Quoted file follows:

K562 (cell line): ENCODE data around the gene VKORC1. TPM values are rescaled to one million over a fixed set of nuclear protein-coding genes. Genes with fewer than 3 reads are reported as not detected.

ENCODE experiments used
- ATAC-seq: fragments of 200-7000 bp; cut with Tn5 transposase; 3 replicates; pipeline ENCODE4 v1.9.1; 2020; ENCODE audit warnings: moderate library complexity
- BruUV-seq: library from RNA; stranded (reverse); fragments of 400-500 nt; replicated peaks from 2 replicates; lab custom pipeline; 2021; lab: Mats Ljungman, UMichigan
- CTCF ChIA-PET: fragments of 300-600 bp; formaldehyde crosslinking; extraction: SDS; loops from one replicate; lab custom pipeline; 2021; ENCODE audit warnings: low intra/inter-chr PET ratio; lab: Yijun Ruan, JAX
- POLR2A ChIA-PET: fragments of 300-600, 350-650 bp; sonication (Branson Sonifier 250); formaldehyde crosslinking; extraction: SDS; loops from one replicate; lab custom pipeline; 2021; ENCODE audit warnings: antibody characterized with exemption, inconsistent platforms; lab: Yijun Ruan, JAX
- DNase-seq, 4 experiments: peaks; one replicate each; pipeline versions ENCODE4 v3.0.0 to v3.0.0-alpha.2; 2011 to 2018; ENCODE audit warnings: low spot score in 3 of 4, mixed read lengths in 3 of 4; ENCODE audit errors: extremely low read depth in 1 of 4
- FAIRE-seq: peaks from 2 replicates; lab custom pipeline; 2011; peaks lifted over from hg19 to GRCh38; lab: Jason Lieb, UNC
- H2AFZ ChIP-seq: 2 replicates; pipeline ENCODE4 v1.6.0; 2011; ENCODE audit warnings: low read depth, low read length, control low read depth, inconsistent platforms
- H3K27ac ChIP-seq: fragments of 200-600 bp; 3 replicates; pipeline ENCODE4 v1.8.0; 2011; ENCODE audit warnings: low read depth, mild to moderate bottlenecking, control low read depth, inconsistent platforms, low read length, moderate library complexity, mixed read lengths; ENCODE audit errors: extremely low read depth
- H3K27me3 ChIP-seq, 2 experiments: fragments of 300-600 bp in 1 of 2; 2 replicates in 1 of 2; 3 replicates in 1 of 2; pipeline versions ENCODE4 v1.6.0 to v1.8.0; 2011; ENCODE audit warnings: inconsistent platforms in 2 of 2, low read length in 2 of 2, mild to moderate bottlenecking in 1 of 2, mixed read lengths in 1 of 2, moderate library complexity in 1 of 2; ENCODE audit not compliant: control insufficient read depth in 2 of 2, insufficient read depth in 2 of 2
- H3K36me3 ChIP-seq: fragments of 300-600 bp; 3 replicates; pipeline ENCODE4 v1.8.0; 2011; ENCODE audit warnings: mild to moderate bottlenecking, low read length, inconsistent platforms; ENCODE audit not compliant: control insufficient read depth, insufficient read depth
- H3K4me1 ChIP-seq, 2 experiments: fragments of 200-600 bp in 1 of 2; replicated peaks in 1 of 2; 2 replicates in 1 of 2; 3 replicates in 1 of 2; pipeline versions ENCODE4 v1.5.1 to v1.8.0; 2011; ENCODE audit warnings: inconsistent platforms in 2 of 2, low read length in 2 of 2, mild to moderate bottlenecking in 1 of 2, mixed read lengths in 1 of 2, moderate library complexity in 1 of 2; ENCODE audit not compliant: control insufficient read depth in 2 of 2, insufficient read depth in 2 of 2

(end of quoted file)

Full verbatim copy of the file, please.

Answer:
K562 (cell line): ENCODE data around the gene VKORC1. TPM values are rescaled to one million over a fixed set of nuclear protein-coding genes. Genes with fewer than 3 reads are reported as not detected.

ENCODE experiments used
- ATAC-seq: fragments of 200-7000 bp; cut with Tn5 transposase; 3 replicates; pipeline ENCODE4 v1.9.1; 2020; ENCODE audit warnings: moderate library complexity
- BruUV-seq: library from RNA; stranded (reverse); fragments of 400-500 nt; replicated peaks from 2 replicates; lab custom pipeline; 2021; lab: Mats Ljungman, UMichigan
- CTCF ChIA-PET: fragments of 300-600 bp; formaldehyde crosslinking; extraction: SDS; loops from one replicate; lab custom pipeline; 2021; ENCODE audit warnings: low intra/inter-chr PET ratio; lab: Yijun Ruan, JAX
- POLR2A ChIA-PET: fragments of 300-600, 350-650 bp; sonication (Branson Sonifier 250); formaldehyde crosslinking; extraction: SDS; loops from one replicate; lab custom pipeline; 2021; ENCODE audit warnings: antibody characterized with exemption, inconsistent platforms; lab: Yijun Ruan, JAX
- DNase-seq, 4 experiments: peaks; one replicate each; pipeline versions ENCODE4 v3.0.0 to v3.0.0-alpha.2; 2011 to 2018; ENCODE audit warnings: low spot score in 3 of 4, mixed read lengths in 3 of 4; ENCODE audit errors: extremely low read depth in 1 of 4
- FAIRE-seq: peaks from 2 replicates; lab custom pipeline; 2011; peaks lifted over from hg19 to GRCh38; lab: Jason Lieb, UNC
- H2AFZ ChIP-seq: 2 replicates; pipeline ENCODE4 v1.6.0; 2011; ENCODE audit warnings: low read depth, low read length, control low read depth, inconsistent platforms
- H3K27ac ChIP-seq: fragments of 200-600 bp; 3 replicates; pipeline ENCODE4 v1.8.0; 2011; ENCODE audit warnings: low read depth, mild to moderate bottlenecking, control low read depth, inconsistent platforms, low read length, moderate library complexity, mixed read lengths; ENCODE audit errors: extremely low read depth
- H3K27me3 ChIP-seq, 2 experiments: fragments of 300-600 bp in 1 of 2; 2 replicates in 1 of 2; 3 replicates in 1 of 2; pipeline versions ENCODE4 v1.6.0 to v1.8.0; 2011; ENCODE audit warnings: inconsistent platforms in 2 of 2, low read length in 2 of 2, mild to moderate bottlenecking in 1 of 2, mixed read lengths in 1 of 2, moderate library complexity in 1 of 2; ENCODE audit not compliant: control insufficient read depth in 2 of 2, insufficient read depth in 2 of 2
- H3K36me3 ChIP-seq: fragments of 300-600 bp; 3 replicates; pipeline ENCODE4 v1.8.0; 2011; ENCODE audit warnings: mild to moderate bottlenecking, low read length, inconsistent platforms; ENCODE audit not compliant: control insufficient read depth, insufficient read depth
- H3K4me1 ChIP-seq, 2 experiments: fragments of 200-600 bp in 1 of 2; replicated peaks in 1 of 2; 2 replicates in 1 of 2; 3 replicates in 1 of 2; pipeline versions ENCODE4 v1.5.1 to v1.8.0; 2011; ENCODE audit warnings: inconsistent platforms in 2 of 2, low read length in 2 of 2, mild to moderate bottlenecking in 1 of 2, mixed read lengths in 1 of 2, moderate library complexity in 1 of 2; ENCODE audit not compliant: control insufficient read depth in 2 of 2, insufficient read depth in 2 of 2